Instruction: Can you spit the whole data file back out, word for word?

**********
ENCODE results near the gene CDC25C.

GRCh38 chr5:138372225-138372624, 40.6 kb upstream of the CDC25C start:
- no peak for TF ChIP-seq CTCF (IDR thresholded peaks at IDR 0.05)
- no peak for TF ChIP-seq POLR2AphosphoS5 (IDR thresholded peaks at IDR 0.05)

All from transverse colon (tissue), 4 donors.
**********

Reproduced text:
ENCODE results near the gene CDC25C.

GRCh38 chr5:138372225-138372624, 40.6 kb upstream of the CDC25C start:
- no peak for TF ChIP-seq CTCF (IDR thresholded peaks at IDR 0.05)
- no peak for TF ChIP-seq POLR2AphosphoS5 (IDR thresholded peaks at IDR 0.05)

All from transverse colon (tissue), 4 donors.